A jury from the Niagara Falls cultural community selected Jacob Headley’s nominated work “Progress” as the selection for a tribute artwork to the late local historian Wilma Morrison.
The winning proposal was selected from 15 submissions. Selection was based on response to the objective and themes of the competition, relevance and artistic excellence. It will measure four meters wide by 3.4 meters high and will be installed outside the new cultural center and farmers’ market called Niagara Falls Exchange in Wilma Morrison Yard.
“I chose to depict Wilma’s portrait as the focal point of the render because it is ultimately a tribute to her, her incredible life and family,” said Headley, a visual artist based in Toronto who will receive $5,000 for the project.
“When she heard about Wilma, she was clearly someone who was deeply loved and respected by those around her. Wilma was, among other things: a mentor, a teacher, a historian. It became very clear that she had a deep passion for the preservation of Black history in the Niagara region.
Headley, who has worked professionally in illustration, character design, backgrounds, storyboarding, murals, graphics and comics, said the piece is a representation ” not only of Wilma herself, but also of history, which she was so passionate about helping to preserve.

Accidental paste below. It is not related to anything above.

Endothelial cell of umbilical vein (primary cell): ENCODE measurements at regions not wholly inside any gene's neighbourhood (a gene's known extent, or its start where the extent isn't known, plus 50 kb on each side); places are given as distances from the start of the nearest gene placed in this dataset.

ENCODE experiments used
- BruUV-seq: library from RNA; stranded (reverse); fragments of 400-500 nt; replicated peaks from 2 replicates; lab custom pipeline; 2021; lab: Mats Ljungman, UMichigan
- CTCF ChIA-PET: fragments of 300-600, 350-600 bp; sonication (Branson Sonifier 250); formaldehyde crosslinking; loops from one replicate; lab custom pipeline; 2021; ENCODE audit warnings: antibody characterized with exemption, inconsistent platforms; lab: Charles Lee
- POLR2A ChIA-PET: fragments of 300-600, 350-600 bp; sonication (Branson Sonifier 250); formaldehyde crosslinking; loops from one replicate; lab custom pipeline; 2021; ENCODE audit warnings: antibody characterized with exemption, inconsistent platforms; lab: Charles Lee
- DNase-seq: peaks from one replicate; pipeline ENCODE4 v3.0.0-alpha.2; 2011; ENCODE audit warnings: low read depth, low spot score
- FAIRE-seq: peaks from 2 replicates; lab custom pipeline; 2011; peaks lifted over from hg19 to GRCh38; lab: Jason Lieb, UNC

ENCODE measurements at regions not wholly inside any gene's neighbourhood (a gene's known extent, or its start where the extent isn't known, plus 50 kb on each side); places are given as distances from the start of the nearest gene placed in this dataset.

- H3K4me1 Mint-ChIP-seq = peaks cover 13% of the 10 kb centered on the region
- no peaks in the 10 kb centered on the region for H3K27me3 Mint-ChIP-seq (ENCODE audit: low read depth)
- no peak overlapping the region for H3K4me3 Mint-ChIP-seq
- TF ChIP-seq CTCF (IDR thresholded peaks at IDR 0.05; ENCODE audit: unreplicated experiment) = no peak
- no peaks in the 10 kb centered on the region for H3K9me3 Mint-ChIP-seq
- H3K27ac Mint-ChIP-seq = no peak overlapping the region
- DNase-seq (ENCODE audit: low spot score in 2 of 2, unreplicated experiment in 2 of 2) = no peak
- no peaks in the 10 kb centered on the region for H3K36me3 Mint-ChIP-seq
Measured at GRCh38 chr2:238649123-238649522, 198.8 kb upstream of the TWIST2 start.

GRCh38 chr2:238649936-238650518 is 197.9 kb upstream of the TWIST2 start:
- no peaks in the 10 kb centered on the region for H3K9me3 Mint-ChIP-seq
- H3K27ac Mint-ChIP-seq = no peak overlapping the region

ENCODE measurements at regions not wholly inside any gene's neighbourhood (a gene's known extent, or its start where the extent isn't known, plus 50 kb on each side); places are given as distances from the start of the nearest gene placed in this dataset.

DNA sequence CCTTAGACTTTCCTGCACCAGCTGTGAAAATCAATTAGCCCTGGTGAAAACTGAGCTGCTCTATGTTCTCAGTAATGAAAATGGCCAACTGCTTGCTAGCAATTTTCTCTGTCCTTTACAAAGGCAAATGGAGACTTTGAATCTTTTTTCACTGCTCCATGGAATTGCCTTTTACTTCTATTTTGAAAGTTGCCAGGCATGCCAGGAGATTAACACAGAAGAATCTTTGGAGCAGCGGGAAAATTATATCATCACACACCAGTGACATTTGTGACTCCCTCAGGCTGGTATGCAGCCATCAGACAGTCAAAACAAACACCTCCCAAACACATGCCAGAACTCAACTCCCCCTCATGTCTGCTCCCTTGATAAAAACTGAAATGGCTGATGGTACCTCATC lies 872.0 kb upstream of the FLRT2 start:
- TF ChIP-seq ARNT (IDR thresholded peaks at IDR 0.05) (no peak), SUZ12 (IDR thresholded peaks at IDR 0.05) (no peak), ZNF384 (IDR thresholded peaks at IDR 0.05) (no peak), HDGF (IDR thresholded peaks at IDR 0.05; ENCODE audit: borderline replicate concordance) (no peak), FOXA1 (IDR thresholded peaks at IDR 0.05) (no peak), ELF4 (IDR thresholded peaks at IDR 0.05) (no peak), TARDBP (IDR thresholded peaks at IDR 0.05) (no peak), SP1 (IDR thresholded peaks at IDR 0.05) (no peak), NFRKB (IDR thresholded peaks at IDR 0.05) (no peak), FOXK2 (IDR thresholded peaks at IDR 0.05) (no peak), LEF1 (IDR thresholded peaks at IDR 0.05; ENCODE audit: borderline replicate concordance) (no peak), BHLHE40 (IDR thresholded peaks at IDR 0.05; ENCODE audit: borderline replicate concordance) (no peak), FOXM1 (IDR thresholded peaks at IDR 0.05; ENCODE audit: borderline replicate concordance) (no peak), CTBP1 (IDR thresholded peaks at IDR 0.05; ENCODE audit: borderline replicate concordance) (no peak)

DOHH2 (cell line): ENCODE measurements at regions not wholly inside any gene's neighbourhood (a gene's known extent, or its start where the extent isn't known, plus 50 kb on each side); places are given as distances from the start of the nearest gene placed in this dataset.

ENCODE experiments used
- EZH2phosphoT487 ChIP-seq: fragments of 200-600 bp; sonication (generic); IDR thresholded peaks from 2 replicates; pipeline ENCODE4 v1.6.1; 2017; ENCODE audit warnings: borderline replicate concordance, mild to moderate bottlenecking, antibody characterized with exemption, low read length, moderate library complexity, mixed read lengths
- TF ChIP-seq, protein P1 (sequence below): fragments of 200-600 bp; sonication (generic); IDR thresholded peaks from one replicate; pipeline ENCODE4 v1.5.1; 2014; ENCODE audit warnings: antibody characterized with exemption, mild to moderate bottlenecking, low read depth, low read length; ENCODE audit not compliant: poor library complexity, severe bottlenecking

“Wilma was of the opinion that if we don’t know where we come from, it will be difficult to know where we are going.”
The structure will be installed following the completion of construction on the Niagara Falls Exchange property in the Main and Ferry District, scheduled for this winter.
Last year, Niagara Falls issued a call for black artists to create work in tribute to Morrison, the woman from Niagara Falls whose efforts to preserve and celebrate black history in Canada have earned her national recognition.
Morrison will have a courtyard named after him at the cultural center and there will be a permanent black history exhibit at the Niagara Falls History Museum next door dedicated to him.
Morrison helped save the historic Niagara Falls British Methodist Episcopal Church from demolition in the 1990s. On Peer Street, the church is where many slaves gathered after fleeing the United States via the Niagara Underground Railroad. It was declared a heritage site in 2000.
Morrison died in April 2020. She was 91.